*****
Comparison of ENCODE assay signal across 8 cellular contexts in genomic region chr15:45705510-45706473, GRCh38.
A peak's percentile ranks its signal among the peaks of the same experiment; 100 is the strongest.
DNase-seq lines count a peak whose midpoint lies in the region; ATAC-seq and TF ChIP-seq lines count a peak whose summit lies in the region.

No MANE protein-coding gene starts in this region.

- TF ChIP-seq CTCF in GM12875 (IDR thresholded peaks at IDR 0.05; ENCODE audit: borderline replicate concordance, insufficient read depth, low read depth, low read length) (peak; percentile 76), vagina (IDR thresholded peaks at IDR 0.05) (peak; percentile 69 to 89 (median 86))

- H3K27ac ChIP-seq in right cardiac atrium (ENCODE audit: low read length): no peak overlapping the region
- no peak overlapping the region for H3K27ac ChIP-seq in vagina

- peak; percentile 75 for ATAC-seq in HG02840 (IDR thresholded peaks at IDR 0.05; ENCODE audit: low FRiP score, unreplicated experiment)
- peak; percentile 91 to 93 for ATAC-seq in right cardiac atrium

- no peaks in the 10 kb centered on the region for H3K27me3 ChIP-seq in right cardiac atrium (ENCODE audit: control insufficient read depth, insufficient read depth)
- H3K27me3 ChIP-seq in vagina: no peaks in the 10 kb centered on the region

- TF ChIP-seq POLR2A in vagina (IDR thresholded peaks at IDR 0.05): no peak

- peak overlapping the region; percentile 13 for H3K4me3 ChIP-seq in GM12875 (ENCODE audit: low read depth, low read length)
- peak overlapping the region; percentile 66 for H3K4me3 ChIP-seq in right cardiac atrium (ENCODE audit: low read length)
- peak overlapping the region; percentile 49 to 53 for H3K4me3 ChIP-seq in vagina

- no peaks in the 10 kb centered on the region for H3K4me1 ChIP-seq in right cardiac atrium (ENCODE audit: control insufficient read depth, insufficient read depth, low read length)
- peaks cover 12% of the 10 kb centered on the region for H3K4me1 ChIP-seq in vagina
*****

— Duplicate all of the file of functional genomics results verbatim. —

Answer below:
Comparison of ENCODE assay signal across 8 cellular contexts in genomic region chr15:45705510-45706473, GRCh38.
A peak's percentile ranks its signal among the peaks of the same experiment; 100 is the strongest.
DNase-seq lines count a peak whose midpoint lies in the region; ATAC-seq and TF ChIP-seq lines count a peak whose summit lies in the region.

No MANE protein-coding gene starts in this region.

- TF ChIP-seq CTCF in GM12875 (IDR thresholded peaks at IDR 0.05; ENCODE audit: borderline replicate concordance, insufficient read depth, low read depth, low read length) (peak; percentile 76), vagina (IDR thresholded peaks at IDR 0.05) (peak; percentile 69 to 89 (median 86))

- H3K27ac ChIP-seq in right cardiac atrium (ENCODE audit: low read length): no peak overlapping the region
- no peak overlapping the region for H3K27ac ChIP-seq in vagina

- peak; percentile 75 for ATAC-seq in HG02840 (IDR thresholded peaks at IDR 0.05; ENCODE audit: low FRiP score, unreplicated experiment)
- peak; percentile 91 to 93 for ATAC-seq in right cardiac atrium

- no peaks in the 10 kb centered on the region for H3K27me3 ChIP-seq in right cardiac atrium (ENCODE audit: control insufficient read depth, insufficient read depth)
- H3K27me3 ChIP-seq in vagina: no peaks in the 10 kb centered on the region

- TF ChIP-seq POLR2A in vagina (IDR thresholded peaks at IDR 0.05): no peak

- peak overlapping the region; percentile 13 for H3K4me3 ChIP-seq in GM12875 (ENCODE audit: low read depth, low read length)
- peak overlapping the region; percentile 66 for H3K4me3 ChIP-seq in right cardiac atrium (ENCODE audit: low read length)
- peak overlapping the region; percentile 49 to 53 for H3K4me3 ChIP-seq in vagina

- no peaks in the 10 kb centered on the region for H3K4me1 ChIP-seq in right cardiac atrium (ENCODE audit: control insufficient read depth, insufficient read depth, low read length)
- peaks cover 12% of the 10 kb centered on the region for H3K4me1 ChIP-seq in vagina